- Look for support. Talk to friends and family who can offer you support. It can be helpful to have someone who can listen to you. Another option is to join a support group for people with depression.
- Spend time with people. Spending time with other people can make you feel better. Make the effort to actually see other people, rather than just connecting online. Get out there and socialize, even if you don’t feel like it. Attending that party or event you’ve been invited to can also boost your sense of wellbeing. If that seems like too much, then try meeting a friend for coffee, going for a walk, or just hanging out. Schedule in regular catch ups.
- Do things that you previously enjoyed. Make time in your life for the things that were once enjoyable or find new activities that you might enjoy.
- Take care of yourself.
- Get enough sleep
- Eat well
- Manage your stress levels - slow down and know your limits
- Try and avoid dwelling on negative thoughts
- Care for other people or a pet. Helping other people, even in a small way, can help improve your mood, as can looking after a pet. Look for opportunities to help others. It can be as simple as making time to listen to a friend or maybe something bigger such as volunteering.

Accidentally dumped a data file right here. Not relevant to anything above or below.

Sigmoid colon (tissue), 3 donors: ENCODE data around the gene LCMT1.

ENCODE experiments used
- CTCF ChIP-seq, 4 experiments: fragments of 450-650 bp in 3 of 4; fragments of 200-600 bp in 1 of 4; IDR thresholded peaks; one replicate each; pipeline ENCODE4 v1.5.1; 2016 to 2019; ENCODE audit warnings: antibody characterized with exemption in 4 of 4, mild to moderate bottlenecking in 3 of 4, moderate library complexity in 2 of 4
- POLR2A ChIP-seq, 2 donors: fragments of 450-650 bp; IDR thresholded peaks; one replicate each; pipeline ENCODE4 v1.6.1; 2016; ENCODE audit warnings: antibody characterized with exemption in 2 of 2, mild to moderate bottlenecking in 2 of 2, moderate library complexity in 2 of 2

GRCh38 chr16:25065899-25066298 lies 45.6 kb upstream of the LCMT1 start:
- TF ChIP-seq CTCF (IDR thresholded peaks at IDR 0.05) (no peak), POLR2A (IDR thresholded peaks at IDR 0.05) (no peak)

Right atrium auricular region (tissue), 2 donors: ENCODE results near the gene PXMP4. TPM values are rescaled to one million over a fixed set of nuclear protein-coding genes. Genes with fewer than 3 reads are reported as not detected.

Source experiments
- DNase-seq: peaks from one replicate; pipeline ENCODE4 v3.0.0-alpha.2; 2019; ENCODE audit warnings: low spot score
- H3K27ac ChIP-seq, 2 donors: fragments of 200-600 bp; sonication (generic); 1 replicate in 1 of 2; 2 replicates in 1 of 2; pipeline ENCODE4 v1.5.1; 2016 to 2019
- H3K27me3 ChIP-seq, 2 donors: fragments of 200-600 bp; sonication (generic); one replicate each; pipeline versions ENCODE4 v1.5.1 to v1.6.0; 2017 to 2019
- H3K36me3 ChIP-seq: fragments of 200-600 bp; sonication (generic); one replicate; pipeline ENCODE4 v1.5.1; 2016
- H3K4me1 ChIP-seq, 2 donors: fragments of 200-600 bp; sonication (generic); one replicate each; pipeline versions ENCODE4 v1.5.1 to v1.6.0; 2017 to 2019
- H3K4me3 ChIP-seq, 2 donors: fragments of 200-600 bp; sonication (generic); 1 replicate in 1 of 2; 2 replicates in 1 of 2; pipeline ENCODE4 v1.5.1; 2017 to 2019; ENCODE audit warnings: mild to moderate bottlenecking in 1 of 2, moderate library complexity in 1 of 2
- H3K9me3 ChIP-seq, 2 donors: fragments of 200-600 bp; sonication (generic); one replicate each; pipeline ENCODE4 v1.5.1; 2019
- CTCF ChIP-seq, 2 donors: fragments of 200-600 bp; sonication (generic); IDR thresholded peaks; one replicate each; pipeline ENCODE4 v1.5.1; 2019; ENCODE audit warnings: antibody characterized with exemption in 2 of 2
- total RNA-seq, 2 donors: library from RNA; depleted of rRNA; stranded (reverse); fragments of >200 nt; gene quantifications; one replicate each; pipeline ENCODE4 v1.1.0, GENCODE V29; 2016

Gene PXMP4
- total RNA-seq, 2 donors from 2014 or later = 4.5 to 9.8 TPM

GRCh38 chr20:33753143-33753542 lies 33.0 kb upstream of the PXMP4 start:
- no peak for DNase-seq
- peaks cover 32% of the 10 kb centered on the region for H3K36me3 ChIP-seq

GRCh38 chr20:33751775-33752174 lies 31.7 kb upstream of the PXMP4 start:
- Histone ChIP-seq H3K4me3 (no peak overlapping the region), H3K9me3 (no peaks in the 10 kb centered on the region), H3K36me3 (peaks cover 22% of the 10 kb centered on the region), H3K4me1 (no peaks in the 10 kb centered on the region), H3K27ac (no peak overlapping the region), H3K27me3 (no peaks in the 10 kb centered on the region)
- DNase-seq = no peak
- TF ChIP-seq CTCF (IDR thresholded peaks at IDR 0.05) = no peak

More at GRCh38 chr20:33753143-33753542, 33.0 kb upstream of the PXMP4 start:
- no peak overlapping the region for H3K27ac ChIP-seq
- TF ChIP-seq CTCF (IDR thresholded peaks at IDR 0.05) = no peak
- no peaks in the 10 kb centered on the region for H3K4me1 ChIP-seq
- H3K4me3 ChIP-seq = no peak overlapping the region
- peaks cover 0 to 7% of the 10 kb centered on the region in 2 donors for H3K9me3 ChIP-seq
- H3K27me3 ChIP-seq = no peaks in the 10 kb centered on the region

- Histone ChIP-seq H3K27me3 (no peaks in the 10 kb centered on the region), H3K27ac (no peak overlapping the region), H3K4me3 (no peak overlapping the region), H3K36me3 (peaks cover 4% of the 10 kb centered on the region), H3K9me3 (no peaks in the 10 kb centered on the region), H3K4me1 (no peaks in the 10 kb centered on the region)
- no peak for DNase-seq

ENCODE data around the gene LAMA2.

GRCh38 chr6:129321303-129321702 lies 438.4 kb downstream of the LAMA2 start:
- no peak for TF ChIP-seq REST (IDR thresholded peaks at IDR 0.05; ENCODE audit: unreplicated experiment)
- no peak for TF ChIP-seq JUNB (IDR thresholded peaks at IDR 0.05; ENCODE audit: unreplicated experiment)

- Visit your healthcare professional for help. Remember to follow the treatment plan they recommend and take your medications as prescribed.
Where to get help
Contact your healthcare professional if you think you may have depression. Reach out to family and friends for support.
Lifeline network also provides free and confidential support 24/7 for people in distress. Call 988, text 988 or chat with the Suicide & Crisis Lifeline from anywhere in the US.
- Anxiety & Depression Association of America. Depression. February 17, 2021. Available at: https://adaa.org/understanding-anxiety/depression. [Accessed April 8, 2021].
- Substance Abuse and Mental Health Services Administration. Results from the 2017 National Survey on Drug Use and Health: Detailed Tables. Available at: https://www.samhsa.gov/data/sites/default/files/cbhsq-reports/NSDUHDetailedTabs2017/NSDUHDetailedTabs2017.htm#tab8-56A. [Accessed April 8, 2021].
- World Health Organization (WHO). Depression. January 30, 2020. Available at: https://www.who.int/news-room/fact-sheets/detail/depression. [Accessed April 8, 2021].
- American Psychiatric Association (APA). What is depression? Available at: https://www.psychiatry.org/patients-families/depression/what-is-depression. [Accessed April 8, 2021].
- Mental Health America (MHA). Depression Support and Advocacy. Available at: https://www.mhanational.org/depression-support-and-advocacy. [Accessed April 8, 2021].
- 999 Suicide & Crisis Lifeline. Home page. Available at: https://988lifeline.org/. [Accessed July 21, 2022].